In recent years, a slow revolution has been afoot in the Christian worldDa rapprochement between Catholics and evangelical Protestants, two groups that even 30 years ago had little to do with one another. This volume, jointly published by a leading Catholic and a leading evangelical press, attests to that revolution, even as it asks whether the two groups share "a common future." (The volume's answer is a cautiously optimistic yes.) The meat of the book is four essays on theology: a Catholic and a Protestant each on salvation and ecclesiology, two issues that have long separated the churches. Indeed, the most intriguing essay is Timothy George's attempt to envision a new evangelical ecclesiology. But the book avoids entirely another issue dividing the churches: women's roles. There is neither an essay by a woman, nor an essay about women. Even those who do not usually hop on the affirmative action bandwagon will agree that a book hoping to bring Catholics and evangelicals together must address the women who comprise half the rank-and-file members in their pews. This collection pulls together a number of luminaries, including Fuller Theological Seminary president Richard Mouw and Fordham University religion professor Avery Dulles. But it could have benefited from an essay (or two or three) by any of the under-35 Christians for whom at least some expressions of ecumenism are taken for granted. While the volume pursues a noble goal, it falls short. (Dec.)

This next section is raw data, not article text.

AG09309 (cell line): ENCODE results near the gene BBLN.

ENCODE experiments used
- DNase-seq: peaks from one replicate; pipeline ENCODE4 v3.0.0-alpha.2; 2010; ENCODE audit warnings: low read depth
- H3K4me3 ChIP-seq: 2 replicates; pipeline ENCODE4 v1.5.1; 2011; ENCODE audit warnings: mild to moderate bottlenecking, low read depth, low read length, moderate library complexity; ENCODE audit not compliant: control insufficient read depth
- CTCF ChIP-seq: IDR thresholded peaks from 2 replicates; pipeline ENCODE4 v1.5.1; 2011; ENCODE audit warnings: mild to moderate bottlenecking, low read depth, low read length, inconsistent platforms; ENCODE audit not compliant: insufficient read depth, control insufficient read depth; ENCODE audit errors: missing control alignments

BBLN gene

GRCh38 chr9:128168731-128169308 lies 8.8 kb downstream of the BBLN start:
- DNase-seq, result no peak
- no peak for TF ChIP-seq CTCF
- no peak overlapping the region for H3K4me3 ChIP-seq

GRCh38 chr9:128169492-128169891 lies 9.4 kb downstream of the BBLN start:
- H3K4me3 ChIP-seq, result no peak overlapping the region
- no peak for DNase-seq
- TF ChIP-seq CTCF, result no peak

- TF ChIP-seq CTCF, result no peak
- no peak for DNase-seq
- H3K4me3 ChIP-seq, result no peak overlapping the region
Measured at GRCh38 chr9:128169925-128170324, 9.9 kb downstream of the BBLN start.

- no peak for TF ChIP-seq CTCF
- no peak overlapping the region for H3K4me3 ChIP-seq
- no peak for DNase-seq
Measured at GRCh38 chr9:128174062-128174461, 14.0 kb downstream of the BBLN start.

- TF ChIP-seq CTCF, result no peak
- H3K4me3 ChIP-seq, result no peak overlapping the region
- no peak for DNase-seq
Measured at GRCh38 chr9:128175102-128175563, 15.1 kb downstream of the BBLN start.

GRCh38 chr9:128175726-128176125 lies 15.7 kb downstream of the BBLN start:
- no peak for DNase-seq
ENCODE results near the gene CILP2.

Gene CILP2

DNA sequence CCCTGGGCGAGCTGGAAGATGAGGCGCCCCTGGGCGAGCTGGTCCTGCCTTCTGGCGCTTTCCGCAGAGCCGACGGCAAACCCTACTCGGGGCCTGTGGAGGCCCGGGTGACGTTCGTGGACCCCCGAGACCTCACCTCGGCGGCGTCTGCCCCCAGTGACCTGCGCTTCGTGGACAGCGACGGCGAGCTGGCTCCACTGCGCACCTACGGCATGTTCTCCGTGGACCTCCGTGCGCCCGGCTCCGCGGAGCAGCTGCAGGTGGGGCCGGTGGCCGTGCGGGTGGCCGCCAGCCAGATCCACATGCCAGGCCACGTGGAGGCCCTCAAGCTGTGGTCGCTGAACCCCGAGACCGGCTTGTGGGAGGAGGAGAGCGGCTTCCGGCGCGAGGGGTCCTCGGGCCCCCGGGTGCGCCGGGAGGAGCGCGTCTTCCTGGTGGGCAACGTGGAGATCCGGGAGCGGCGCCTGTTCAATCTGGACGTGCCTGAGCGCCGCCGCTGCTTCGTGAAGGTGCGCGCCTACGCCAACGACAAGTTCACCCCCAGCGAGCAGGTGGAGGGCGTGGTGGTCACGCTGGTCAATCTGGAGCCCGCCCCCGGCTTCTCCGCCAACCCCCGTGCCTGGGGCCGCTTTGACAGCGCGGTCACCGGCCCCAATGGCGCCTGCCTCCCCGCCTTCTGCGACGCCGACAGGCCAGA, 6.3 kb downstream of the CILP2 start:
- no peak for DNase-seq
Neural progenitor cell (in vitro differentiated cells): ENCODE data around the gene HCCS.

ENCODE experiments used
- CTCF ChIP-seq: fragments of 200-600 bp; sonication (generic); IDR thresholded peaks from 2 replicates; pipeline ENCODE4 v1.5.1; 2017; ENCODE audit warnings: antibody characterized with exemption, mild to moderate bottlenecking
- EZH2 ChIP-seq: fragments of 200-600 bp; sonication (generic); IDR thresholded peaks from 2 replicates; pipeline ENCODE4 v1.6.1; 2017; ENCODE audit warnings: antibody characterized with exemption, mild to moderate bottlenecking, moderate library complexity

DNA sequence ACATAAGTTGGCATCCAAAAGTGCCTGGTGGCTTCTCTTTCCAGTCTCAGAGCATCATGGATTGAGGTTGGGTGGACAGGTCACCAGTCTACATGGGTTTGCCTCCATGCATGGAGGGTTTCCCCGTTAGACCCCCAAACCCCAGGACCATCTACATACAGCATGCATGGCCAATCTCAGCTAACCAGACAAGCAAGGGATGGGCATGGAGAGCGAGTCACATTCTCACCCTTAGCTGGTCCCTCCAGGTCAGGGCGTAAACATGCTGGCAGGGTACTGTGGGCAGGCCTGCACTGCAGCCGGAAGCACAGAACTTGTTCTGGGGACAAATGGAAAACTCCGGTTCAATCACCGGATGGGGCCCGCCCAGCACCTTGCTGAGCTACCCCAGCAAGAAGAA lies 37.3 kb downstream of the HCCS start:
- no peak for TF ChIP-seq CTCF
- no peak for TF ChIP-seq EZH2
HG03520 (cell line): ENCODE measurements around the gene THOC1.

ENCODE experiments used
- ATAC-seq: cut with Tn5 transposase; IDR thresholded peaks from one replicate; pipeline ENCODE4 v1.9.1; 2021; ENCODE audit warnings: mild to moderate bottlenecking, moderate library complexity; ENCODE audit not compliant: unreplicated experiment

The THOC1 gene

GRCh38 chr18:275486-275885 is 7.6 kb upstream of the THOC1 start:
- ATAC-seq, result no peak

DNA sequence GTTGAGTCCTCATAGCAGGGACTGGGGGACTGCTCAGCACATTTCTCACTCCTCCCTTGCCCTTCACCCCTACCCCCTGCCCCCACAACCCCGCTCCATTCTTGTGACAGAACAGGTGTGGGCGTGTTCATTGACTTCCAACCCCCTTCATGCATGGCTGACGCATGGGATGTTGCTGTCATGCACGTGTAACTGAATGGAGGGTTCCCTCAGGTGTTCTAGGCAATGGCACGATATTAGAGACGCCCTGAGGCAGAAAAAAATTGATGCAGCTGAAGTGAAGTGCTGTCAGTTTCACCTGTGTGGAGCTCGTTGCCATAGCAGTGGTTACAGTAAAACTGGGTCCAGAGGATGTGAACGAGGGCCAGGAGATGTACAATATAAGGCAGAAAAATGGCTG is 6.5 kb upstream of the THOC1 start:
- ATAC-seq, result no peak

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Thomas P. Rausch is the T. Marie Chilton Professor of Catholic Theology and chair of the department of theological studies at Loyola Marymount University in Los Angeles, California. He is an active participant in Catholic-evangelical dialogue. --This text refers to an out of print or unavailable edition of this title.